The European Union believes its proposal to ban the import of beef, soy, coffee and other products from deforestation and forest degradation will protect much of the Brazilian savanna, the biome called Cerrado, where 75% of the country’s agribusiness is located.
In a meeting this week with agriculture ministers from the 27 EU member countries, the Environment Commissioner, Virginijus Sinkevicius, highlighted the importance of implementing “zero deforestation” in imports and signaled that more ecosystems could be covered by the initiative in the future.
“As an example, we estimate that the proposal should contribute to the protection of about two-thirds of the area of native vegetation remaining in the Cerrado biome, a vast tropical savanna ecoregion in Brazil,” he told ministers.
To Valor, Mr. Sinkevicius’ team said that “area remaining of native Cerrado vegetation” means the area of this biome that has not yet been transformed into pasture, agriculture, infrastructure, etc., before 2020.
The European official said that the EU does not yet have the same kind of detailed data for the Amazon. “We studied the precise case of the Cerrado because it is mostly a savanna,”, he explained. “In any case, since the Amazon is essentially a tropical forest, it is clear that the (European) Regulation will protect most of its surface.”
The Cerrado is the second largest biome in the country in terms of area, only surpassed by the Amazon rainforest. It is responsible for 24% of the country’s greenhouse gas emissions. Between 1985 and 2019, the area of agriculture grew more than tree times in the biome, today reduced to half of the original vegetation: there are 25 million hectares of crops and 61 million hectares of pastures, according to MapBiomas.
When the European proposal for “zero deforestation” in the import of six commodities – beef, soy, coffee, cocoa, wood and palm oil – was presented in November 2021, the Environment Commissioner told the European Parliament that, in the text, “deforestation” means the conversion of the forest into agricultural use, whether or not induced by man; and “forest’” means land of more than 0.5 hectares with trees of more than 5 meters and canopy cover of more than 10%, or trees capable of reaching these limits, excluding agricultural plantations and lands predominantly under agricultural or urban use.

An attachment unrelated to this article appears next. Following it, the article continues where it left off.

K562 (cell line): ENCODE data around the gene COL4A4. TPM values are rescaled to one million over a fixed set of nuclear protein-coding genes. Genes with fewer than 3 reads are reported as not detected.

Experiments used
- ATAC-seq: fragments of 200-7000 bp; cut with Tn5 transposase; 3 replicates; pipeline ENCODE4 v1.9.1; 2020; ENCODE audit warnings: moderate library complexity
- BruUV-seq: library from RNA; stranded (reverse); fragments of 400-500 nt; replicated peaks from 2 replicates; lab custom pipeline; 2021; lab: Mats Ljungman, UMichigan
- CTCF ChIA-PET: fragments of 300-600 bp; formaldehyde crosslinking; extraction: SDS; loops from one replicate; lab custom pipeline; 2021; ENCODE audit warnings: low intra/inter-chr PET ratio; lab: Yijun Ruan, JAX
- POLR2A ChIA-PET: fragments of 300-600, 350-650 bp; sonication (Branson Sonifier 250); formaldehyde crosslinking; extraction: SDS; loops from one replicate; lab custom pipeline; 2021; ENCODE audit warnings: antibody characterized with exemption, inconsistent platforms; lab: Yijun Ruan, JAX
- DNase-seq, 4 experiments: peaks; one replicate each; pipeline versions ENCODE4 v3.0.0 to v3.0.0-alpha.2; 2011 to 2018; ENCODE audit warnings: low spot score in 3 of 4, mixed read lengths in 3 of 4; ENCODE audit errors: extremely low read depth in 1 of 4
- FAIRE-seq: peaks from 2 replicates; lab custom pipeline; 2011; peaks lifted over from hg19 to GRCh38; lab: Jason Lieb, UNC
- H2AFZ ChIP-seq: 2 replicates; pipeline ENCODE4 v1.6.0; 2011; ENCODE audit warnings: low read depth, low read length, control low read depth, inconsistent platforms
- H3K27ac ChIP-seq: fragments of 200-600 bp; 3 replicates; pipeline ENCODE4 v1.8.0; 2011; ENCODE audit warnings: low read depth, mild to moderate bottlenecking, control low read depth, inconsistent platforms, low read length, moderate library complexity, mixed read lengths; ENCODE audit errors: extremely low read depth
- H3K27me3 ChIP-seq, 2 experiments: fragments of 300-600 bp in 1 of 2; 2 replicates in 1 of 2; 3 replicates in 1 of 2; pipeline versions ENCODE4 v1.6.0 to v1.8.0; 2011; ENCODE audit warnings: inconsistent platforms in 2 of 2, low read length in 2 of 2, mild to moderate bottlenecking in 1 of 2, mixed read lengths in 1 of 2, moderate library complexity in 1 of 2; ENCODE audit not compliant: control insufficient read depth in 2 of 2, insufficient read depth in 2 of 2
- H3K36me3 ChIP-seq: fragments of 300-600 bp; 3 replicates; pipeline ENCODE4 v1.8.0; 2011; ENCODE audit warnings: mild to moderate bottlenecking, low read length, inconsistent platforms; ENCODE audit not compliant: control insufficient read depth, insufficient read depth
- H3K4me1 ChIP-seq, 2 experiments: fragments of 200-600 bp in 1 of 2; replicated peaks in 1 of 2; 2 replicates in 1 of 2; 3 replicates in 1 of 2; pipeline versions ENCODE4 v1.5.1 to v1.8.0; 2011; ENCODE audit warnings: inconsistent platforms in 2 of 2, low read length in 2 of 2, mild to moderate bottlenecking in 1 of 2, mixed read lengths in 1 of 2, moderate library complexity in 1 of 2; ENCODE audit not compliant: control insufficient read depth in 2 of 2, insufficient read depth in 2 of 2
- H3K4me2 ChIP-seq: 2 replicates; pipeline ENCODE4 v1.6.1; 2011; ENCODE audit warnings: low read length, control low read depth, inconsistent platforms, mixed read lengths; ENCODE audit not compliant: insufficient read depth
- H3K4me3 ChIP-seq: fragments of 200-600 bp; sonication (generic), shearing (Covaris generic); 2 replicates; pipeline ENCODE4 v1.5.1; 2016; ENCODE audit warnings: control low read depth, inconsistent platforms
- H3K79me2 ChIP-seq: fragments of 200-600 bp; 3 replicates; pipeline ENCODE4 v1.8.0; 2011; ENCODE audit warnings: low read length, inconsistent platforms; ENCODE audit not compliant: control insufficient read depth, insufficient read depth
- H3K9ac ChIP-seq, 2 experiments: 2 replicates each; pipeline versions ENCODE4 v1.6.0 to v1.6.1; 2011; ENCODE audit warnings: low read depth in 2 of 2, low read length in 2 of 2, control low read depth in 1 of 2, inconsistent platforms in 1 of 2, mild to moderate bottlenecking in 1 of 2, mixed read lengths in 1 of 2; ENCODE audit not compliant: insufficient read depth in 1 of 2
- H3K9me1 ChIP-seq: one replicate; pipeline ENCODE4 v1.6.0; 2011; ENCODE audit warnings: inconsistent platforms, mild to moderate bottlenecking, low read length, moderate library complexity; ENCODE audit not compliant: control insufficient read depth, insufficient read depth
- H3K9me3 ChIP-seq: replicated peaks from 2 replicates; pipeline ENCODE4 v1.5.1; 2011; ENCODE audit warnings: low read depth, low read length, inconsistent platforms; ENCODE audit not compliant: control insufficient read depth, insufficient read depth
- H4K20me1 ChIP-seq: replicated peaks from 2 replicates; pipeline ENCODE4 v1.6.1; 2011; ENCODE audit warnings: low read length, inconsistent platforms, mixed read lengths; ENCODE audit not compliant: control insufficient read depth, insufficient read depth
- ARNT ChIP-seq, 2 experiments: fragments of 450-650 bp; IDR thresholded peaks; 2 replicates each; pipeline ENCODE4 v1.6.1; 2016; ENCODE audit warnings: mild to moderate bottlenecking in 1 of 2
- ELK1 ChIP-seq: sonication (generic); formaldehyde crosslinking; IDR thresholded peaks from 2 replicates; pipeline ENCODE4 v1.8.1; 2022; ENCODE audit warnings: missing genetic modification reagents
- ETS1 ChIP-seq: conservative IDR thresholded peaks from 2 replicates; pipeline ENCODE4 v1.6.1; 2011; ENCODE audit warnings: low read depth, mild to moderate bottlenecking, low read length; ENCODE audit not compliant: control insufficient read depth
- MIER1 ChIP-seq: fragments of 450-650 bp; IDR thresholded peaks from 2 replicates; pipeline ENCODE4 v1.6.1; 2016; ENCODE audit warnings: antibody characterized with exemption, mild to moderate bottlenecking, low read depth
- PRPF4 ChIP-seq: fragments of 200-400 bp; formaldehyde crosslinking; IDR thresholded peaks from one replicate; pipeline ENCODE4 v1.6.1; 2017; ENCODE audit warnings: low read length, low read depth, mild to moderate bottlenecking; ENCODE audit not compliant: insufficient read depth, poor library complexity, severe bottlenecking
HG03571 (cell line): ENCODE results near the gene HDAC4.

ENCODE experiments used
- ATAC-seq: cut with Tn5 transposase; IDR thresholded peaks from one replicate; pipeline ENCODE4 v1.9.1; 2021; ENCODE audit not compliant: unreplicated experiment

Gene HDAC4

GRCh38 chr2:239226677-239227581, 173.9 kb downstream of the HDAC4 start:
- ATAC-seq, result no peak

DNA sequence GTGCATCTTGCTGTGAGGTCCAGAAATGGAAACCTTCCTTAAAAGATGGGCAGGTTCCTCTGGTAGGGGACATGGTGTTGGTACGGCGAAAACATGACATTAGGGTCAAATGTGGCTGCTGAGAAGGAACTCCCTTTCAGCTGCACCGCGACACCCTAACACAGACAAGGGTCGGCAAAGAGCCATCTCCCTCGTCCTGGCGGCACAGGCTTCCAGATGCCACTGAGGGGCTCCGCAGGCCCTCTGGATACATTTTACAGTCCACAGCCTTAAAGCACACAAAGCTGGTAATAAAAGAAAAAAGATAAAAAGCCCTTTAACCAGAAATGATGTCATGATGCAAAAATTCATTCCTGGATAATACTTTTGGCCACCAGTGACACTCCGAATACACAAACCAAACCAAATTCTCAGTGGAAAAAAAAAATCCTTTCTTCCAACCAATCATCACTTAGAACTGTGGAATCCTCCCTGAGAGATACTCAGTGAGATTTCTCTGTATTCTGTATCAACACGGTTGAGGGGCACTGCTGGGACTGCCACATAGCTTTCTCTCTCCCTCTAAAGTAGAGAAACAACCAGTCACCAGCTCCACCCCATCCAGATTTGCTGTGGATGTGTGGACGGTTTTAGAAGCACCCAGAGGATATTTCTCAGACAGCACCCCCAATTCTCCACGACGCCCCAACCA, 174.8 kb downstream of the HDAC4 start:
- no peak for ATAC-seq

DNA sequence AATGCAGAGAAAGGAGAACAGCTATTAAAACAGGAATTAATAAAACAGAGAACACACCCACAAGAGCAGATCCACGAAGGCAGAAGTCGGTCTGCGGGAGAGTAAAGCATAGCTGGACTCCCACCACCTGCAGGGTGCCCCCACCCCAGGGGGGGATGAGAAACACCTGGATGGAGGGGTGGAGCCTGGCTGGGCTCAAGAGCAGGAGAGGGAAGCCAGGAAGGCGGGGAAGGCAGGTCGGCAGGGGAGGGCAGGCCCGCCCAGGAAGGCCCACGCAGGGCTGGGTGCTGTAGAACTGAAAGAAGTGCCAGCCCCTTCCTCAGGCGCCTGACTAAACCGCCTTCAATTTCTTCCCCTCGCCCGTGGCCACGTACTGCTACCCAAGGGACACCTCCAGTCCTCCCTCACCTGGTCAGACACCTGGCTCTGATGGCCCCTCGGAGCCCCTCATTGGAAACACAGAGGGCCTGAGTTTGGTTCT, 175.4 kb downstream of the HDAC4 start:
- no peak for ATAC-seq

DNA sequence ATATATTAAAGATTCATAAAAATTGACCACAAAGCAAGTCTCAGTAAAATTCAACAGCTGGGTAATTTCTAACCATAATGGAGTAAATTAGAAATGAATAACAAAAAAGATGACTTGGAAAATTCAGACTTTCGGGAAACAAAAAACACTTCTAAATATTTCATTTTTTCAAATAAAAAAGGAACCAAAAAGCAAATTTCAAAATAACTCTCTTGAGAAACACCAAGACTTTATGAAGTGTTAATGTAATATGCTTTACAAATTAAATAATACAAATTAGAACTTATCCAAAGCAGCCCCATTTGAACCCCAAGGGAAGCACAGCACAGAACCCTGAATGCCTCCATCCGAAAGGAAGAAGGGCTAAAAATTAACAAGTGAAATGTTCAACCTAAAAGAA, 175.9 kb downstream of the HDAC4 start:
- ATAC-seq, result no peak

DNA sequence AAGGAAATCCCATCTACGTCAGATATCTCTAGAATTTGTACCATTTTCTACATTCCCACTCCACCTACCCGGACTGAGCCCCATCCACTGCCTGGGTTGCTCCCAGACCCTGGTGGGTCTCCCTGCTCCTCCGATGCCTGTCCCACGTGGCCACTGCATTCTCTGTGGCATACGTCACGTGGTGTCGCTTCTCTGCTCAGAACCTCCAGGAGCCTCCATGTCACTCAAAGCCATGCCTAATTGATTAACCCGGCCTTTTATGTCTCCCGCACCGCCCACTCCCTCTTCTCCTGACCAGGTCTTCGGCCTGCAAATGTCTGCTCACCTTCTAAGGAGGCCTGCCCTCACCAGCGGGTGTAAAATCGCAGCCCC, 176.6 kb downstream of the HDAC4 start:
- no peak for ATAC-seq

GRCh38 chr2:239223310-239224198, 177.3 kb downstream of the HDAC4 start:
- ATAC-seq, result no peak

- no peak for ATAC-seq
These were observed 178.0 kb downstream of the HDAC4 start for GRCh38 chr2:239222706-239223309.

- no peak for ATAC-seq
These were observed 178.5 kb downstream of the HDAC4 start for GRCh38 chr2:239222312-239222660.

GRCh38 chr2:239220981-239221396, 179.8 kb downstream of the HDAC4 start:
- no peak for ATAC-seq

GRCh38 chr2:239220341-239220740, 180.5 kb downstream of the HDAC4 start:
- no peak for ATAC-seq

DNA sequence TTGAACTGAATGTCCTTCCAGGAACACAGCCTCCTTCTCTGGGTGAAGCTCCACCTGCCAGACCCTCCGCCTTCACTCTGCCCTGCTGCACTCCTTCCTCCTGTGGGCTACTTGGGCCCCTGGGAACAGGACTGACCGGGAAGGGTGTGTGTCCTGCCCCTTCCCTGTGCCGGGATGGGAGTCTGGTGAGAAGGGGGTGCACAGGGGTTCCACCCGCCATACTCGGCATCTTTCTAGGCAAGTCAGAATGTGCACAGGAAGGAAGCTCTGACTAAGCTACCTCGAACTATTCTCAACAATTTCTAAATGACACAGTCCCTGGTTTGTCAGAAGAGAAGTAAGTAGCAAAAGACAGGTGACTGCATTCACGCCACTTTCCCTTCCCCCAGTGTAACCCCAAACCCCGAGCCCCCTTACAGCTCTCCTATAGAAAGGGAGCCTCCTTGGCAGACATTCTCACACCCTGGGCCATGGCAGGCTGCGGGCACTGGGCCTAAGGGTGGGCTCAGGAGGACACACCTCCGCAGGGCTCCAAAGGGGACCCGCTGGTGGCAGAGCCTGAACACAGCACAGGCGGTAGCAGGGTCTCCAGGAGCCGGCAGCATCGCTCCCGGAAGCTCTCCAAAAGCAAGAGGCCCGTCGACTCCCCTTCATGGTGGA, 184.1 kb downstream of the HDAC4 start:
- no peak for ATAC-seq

The interpretation of certain experts is that the Pantanal has not yet entered this definition. But in the case of the Cerrado, one part fits and another one does not, depending on the 10% level, and this has an impact on exporters. Thus, for products from Cerrado areas which may be included in the definition of forest, it will be necessary to segregate products from other areas according to the geolocation of production. Companies will need to show that these commodities are not linked to deforestation for the bloc of 450 million consumers.
In an impact assessment document released in November, the EU underlined that stricter rules aimed at protecting the Amazon rainforest have already been shown to accelerate the conversion of Cerrado savannas and wetlands to agricultural production.
Brussels warned that it planned to work in partnership and give support to producer countries on aspects related to “root causes of deforestation”, such as governance, law enforcement and fighting corruption. It also wants to strengthen international cooperation with the main consuming countries to promote the adoption of similar measures to prevent products from supply chains linked to deforestation and forest degradation from being placed on the market.
In the EU’s assessment, the main drivers of deforestation vary geographically. The expansion of agricultural land dedicated to palm oil plantations is one of the main causes of deforestation in Southeast Asia, for example, while the clearing of forests for cattle pasture and for soy plantations and land speculation (land grabbing, often associated with the forced displacement of local communities) are the main drivers in South America. The expansion of cocoa plantations has had a significant impact on deforestation in Central and West Africa.
Source: Valor International